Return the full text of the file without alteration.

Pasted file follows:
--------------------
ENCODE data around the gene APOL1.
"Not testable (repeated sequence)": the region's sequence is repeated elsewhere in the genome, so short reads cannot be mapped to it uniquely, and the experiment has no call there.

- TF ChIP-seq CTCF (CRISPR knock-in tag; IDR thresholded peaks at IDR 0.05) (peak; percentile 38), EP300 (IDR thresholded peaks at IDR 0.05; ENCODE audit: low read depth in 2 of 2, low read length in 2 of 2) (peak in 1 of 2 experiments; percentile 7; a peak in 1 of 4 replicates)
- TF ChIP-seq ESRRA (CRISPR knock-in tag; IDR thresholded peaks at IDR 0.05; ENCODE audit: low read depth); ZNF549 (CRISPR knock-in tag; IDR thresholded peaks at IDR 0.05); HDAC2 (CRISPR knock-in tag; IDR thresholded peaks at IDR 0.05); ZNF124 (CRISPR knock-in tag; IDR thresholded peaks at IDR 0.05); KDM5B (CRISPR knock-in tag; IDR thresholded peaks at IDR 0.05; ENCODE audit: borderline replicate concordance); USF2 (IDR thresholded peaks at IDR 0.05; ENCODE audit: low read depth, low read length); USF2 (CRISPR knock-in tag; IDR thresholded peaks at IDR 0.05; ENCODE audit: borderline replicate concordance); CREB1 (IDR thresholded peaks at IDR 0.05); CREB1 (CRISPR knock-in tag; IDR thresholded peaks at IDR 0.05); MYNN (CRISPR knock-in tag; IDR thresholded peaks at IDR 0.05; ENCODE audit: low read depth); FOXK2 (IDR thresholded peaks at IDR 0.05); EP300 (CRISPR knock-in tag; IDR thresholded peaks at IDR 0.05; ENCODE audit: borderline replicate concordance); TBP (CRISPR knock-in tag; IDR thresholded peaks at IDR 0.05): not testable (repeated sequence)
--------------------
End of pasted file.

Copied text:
ENCODE data around the gene APOL1.
"Not testable (repeated sequence)": the region's sequence is repeated elsewhere in the genome, so short reads cannot be mapped to it uniquely, and the experiment has no call there.

- TF ChIP-seq CTCF (CRISPR knock-in tag; IDR thresholded peaks at IDR 0.05) (peak; percentile 38), EP300 (IDR thresholded peaks at IDR 0.05; ENCODE audit: low read depth in 2 of 2, low read length in 2 of 2) (peak in 1 of 2 experiments; percentile 7; a peak in 1 of 4 replicates)
- TF ChIP-seq ESRRA (CRISPR knock-in tag; IDR thresholded peaks at IDR 0.05; ENCODE audit: low read depth); ZNF549 (CRISPR knock-in tag; IDR thresholded peaks at IDR 0.05); HDAC2 (CRISPR knock-in tag; IDR thresholded peaks at IDR 0.05); ZNF124 (CRISPR knock-in tag; IDR thresholded peaks at IDR 0.05); KDM5B (CRISPR knock-in tag; IDR thresholded peaks at IDR 0.05; ENCODE audit: borderline replicate concordance); USF2 (IDR thresholded peaks at IDR 0.05; ENCODE audit: low read depth, low read length); USF2 (CRISPR knock-in tag; IDR thresholded peaks at IDR 0.05; ENCODE audit: borderline replicate concordance); CREB1 (IDR thresholded peaks at IDR 0.05); CREB1 (CRISPR knock-in tag; IDR thresholded peaks at IDR 0.05); MYNN (CRISPR knock-in tag; IDR thresholded peaks at IDR 0.05; ENCODE audit: low read depth); FOXK2 (IDR thresholded peaks at IDR 0.05); EP300 (CRISPR knock-in tag; IDR thresholded peaks at IDR 0.05; ENCODE audit: borderline replicate concordance); TBP (CRISPR knock-in tag; IDR thresholded peaks at IDR 0.05): not testable (repeated sequence)